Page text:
WASHINGTON (Reuters) - The Internal Revenue Service is pursuing tax enforcement cases against companies over the issue of “stateless income,” a senior agency official said on Wednesday in a reference to corporate profits that are not taxed by any country.
Erik Corwin, an IRS deputy chief counsel, said there were international tax disputes with companies, “most involving consequences of complex restructurings designed either to create stateless income or to affect a tax efficient repatriation.”
“So those are a family of cases that are in the pipeline and being looked at,” he told tax lawyers in a speech in Washington.
Asked by reporters later to elaborate on any litigation, Corwin declined to comment. But tax lawyers said the references to stateless income and profits held offshore could signal a new enforcement approach by the IRS.
“I have not heard the IRS use the term before,” Edward Kleinbard, who coined the “stateless income” phrase in a 2007 research paper, said in a telephone interview.
He is a former chief of staff to the congressional Joint Committee on Taxation and now a professor at the University of Southern California Gould School of Law.
Concern over stateless income was raised in May when the Senate Permanent Subcommittee on Investigations released a report that found Apple Inc APPL.O avoided $9 billion in U.S. taxes in 2012 using a strategy involving three offshore units with no discernible tax home or “residence.”
Companies that avoid taxes say they are doing nothing illegal, but are taking advantage of breaks offered by governments to create jobs and business.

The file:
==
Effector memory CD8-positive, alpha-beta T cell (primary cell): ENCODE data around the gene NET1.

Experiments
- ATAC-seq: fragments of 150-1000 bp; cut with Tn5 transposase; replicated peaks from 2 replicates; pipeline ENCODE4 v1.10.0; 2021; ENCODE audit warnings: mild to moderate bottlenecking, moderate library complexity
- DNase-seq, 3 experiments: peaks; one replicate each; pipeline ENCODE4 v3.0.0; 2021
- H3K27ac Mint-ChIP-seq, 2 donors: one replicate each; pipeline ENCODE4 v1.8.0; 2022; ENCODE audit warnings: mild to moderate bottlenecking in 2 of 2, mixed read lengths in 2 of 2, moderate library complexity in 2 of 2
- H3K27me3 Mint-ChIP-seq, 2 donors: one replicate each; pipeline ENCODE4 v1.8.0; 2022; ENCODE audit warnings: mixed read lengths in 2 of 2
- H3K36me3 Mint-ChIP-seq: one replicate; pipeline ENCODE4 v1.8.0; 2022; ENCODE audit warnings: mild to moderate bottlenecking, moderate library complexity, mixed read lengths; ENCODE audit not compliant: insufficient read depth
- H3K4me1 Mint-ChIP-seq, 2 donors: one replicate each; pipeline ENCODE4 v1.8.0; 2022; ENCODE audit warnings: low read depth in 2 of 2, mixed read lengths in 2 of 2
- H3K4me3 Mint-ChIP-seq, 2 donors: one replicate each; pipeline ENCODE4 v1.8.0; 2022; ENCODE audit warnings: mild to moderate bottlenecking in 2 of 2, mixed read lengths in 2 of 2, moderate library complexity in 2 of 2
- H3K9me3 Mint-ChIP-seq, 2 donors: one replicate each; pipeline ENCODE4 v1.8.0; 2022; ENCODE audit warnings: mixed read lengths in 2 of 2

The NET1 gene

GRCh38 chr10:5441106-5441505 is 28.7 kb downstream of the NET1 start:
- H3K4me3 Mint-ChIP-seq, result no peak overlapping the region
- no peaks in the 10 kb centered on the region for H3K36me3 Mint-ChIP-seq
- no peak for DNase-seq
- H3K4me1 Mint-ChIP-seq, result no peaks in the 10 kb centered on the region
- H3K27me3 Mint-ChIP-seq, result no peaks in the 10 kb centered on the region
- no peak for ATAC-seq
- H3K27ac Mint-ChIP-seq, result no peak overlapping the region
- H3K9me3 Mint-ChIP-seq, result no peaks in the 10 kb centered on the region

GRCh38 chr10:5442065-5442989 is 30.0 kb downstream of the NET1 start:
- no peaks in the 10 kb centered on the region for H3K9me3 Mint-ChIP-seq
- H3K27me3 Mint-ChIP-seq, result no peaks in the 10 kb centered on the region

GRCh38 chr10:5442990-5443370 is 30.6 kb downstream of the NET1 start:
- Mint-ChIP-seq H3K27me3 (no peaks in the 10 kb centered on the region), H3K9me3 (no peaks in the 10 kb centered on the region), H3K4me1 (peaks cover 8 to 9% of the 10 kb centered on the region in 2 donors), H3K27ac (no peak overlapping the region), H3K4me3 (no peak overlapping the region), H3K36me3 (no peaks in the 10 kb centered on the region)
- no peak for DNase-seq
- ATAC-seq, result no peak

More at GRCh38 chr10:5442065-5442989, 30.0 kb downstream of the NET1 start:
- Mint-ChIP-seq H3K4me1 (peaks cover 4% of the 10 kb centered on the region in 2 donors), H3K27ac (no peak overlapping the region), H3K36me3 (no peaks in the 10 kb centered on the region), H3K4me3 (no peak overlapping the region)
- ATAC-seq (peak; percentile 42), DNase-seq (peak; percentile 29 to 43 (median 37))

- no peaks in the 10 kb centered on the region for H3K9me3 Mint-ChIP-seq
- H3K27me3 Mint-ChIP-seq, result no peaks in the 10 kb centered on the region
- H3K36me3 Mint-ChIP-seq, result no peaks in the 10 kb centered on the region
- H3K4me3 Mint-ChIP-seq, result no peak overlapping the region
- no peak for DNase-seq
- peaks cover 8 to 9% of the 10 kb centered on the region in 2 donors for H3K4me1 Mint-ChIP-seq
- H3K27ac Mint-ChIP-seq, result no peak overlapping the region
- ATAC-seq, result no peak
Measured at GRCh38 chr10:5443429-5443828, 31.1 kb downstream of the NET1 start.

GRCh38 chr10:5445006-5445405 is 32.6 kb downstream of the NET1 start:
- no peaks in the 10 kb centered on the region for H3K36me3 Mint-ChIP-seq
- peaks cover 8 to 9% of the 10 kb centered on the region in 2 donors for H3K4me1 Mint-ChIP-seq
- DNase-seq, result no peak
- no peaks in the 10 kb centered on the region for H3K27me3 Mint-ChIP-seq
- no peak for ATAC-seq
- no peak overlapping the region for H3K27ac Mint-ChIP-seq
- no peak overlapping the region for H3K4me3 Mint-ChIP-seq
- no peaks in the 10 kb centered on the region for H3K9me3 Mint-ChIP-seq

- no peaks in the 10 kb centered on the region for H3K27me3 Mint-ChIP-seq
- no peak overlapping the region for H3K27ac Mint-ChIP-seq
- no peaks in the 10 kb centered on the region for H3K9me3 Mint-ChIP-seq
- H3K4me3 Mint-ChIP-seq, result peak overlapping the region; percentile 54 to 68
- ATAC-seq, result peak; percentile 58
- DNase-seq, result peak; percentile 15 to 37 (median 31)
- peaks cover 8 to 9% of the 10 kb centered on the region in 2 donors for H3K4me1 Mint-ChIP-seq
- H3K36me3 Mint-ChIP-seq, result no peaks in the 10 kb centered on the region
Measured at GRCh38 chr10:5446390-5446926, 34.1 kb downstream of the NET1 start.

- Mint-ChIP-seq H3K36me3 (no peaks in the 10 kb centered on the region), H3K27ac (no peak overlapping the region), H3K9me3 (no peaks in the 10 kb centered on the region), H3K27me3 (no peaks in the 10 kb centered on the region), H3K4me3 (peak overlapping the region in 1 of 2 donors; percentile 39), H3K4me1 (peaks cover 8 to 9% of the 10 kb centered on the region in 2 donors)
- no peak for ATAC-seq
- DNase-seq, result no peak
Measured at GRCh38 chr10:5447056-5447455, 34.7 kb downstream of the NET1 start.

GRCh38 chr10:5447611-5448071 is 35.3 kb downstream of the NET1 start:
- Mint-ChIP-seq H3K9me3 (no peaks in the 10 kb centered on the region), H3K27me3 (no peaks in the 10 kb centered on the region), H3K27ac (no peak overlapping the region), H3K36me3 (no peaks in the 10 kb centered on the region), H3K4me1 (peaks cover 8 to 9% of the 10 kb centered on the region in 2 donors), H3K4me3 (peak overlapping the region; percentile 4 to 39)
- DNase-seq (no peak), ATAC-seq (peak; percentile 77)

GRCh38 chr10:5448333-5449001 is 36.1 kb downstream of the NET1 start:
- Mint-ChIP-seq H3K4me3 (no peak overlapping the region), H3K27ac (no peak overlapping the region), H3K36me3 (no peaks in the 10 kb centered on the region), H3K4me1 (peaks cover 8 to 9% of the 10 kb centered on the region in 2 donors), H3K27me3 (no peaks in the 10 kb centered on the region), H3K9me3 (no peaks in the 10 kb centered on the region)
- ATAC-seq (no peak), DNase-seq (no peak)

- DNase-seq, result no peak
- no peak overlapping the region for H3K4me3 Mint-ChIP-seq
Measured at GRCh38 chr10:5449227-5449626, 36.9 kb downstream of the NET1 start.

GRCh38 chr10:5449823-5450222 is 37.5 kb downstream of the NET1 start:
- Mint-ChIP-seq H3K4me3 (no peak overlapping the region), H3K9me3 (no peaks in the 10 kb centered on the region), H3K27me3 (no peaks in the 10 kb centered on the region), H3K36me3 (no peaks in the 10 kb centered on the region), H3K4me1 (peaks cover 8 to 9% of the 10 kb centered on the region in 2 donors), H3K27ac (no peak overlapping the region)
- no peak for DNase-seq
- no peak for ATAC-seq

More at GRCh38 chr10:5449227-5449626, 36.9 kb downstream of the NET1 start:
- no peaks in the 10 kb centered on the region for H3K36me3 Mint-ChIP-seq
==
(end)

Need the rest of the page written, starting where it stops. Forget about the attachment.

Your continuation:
The repatriation of profits has been a top concern for U.S. companies, which collectively have more than $1.5 trillion sitting offshore. Most say they keep the money there to avoid the taxes they would face by bringing it home.
The IRS official’s comments came days after the G20, a group of leading world economies made up of 19 countries plus the European Union, voiced support for a fundamental reassessment of the rules on taxing multinational corporations.
On July 19, the Organization for Economic Co-operation and Development, which advises the G20 on tax and economic policy, released an action plan that said existing national tax enforcement regimes do not work. The plan took aim at loopholes used by companies such as Apple and Google Inc (GOOG.O) to avoid billions of dollars in taxes.
“We must address the persistent issue of ‘stateless income,’ which undermines confidence in our tax system at all levels,” U.S. Treasury Secretary Jack Lew said in a statement on July 19 following the OECD report.
(This story is corrected to say University of Southern California Gould School of Law in the sixth paragraph.)
Reporting by Patrick Temple-West; Editing by Howard Goller and Andre Grenon